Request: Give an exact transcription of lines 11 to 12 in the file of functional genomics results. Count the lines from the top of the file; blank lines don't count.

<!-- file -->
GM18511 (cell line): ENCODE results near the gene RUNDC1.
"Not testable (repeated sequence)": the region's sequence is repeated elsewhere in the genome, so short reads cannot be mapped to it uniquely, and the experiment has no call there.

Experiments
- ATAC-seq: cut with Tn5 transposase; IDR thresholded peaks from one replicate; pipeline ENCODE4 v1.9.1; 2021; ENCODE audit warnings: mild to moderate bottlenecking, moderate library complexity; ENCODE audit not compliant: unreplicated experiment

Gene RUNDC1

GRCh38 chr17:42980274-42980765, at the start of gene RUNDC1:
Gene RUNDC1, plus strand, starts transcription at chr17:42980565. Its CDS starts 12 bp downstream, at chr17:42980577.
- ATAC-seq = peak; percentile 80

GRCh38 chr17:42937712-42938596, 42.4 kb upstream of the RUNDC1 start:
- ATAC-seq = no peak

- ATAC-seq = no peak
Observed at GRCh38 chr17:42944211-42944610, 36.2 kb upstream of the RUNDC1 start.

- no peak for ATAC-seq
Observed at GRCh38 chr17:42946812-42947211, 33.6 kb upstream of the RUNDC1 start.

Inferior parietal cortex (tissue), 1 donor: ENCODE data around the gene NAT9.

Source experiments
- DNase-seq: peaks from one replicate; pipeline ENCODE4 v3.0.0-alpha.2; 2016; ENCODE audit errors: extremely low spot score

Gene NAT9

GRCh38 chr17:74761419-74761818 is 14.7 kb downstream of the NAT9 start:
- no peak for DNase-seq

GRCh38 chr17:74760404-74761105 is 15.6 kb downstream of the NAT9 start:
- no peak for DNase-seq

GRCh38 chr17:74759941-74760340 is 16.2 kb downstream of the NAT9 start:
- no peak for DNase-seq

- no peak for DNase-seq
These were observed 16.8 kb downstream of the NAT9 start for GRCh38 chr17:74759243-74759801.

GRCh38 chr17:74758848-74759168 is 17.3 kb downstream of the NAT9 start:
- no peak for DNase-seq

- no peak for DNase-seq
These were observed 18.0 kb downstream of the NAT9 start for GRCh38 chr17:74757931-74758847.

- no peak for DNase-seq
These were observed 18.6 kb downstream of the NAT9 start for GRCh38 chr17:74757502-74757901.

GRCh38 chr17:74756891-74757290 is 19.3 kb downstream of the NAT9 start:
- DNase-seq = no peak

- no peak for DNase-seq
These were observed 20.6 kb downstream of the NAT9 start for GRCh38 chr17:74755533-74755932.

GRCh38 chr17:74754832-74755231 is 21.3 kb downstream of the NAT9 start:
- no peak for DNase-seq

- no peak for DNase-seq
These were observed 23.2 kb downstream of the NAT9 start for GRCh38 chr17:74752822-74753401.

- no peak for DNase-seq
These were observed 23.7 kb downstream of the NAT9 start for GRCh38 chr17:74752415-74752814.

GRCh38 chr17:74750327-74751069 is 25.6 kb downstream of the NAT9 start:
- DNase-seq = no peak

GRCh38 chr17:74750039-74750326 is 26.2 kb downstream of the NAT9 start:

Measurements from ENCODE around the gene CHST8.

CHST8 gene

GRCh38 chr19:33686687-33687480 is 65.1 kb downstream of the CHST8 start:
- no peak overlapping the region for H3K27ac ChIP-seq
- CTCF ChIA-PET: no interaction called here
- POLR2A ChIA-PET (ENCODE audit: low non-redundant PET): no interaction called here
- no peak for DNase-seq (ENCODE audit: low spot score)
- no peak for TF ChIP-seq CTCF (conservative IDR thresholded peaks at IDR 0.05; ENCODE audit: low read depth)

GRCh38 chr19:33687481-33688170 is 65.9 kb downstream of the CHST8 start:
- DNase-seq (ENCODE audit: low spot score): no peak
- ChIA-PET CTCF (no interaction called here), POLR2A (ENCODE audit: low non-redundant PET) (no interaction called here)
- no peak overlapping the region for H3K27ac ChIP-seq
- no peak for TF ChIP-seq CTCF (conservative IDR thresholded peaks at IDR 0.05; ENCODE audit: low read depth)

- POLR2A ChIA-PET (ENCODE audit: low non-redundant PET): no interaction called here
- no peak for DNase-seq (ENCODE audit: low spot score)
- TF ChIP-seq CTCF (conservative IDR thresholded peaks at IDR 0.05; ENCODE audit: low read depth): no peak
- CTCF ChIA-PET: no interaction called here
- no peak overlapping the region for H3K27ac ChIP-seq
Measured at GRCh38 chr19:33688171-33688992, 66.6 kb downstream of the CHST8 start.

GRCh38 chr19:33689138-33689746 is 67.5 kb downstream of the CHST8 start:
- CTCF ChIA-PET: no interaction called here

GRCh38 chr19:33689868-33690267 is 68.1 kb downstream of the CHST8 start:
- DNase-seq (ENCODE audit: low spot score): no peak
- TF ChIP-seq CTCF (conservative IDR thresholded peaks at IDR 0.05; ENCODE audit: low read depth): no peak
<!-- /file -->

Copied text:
- ATAC-seq = no peak
Observed at GRCh38 chr17:42944211-42944610, 36.2 kb upstream of the RUNDC1 start.